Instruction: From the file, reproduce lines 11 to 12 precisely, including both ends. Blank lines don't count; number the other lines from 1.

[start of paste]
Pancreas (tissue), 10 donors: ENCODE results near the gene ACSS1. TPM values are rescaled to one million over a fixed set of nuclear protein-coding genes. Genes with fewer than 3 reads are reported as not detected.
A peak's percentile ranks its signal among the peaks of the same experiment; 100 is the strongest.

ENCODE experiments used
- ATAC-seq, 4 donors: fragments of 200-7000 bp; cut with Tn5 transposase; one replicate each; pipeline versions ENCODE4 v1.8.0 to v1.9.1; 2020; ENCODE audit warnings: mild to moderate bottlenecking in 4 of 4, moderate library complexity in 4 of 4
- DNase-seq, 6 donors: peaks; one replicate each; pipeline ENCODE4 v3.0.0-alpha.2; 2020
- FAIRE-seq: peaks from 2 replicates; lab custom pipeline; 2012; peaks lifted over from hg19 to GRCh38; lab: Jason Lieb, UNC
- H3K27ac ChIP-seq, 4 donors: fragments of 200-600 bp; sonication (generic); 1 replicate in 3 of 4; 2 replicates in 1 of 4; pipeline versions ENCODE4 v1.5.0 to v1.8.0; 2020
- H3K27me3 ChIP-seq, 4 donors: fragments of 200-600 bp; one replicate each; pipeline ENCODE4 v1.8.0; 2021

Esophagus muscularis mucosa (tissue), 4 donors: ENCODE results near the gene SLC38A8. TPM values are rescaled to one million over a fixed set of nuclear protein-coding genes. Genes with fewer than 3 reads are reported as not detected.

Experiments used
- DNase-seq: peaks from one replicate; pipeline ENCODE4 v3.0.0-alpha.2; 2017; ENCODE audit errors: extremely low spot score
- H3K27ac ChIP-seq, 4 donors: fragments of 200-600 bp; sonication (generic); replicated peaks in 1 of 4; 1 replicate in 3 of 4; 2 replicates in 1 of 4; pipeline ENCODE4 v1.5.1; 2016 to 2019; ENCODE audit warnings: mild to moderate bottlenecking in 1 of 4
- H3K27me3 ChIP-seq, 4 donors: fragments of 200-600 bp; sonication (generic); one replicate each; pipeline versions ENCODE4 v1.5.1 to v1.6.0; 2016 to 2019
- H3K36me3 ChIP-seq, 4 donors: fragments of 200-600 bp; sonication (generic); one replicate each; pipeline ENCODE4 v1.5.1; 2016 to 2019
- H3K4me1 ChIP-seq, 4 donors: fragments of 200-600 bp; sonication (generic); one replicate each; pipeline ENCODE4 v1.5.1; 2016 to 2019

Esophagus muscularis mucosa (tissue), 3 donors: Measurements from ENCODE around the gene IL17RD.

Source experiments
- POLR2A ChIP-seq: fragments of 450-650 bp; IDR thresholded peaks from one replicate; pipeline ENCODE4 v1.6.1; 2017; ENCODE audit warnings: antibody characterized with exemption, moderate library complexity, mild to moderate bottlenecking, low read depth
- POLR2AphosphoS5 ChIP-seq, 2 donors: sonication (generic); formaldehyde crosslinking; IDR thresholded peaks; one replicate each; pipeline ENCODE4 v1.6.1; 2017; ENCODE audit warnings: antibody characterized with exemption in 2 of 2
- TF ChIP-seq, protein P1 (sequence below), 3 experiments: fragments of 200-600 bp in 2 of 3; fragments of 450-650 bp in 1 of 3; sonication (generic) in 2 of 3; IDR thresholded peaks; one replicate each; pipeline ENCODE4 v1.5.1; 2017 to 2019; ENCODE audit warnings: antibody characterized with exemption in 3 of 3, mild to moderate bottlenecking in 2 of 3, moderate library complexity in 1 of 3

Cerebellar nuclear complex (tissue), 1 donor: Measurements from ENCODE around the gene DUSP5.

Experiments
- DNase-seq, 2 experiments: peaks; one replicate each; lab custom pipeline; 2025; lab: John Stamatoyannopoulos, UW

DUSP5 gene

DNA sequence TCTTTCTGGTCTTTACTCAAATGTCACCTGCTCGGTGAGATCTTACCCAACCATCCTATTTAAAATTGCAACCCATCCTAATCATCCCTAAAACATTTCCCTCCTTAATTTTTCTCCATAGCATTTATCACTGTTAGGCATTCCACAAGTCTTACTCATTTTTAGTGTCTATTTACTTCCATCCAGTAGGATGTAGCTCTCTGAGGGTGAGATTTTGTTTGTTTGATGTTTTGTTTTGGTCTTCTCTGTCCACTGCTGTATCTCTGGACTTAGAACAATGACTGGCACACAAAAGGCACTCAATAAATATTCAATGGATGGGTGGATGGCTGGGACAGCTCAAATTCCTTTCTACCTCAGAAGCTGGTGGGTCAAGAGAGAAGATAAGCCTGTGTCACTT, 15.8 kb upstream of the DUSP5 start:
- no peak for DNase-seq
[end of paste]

- DNase-seq: peaks from one replicate; pipeline ENCODE4 v3.0.0-alpha.2; 2017; ENCODE audit errors: extremely low spot score
- H3K27ac ChIP-seq, 4 donors: fragments of 200-600 bp; sonication (generic); replicated peaks in 1 of 4; 1 replicate in 3 of 4; 2 replicates in 1 of 4; pipeline ENCODE4 v1.5.1; 2016 to 2019; ENCODE audit warnings: mild to moderate bottlenecking in 1 of 4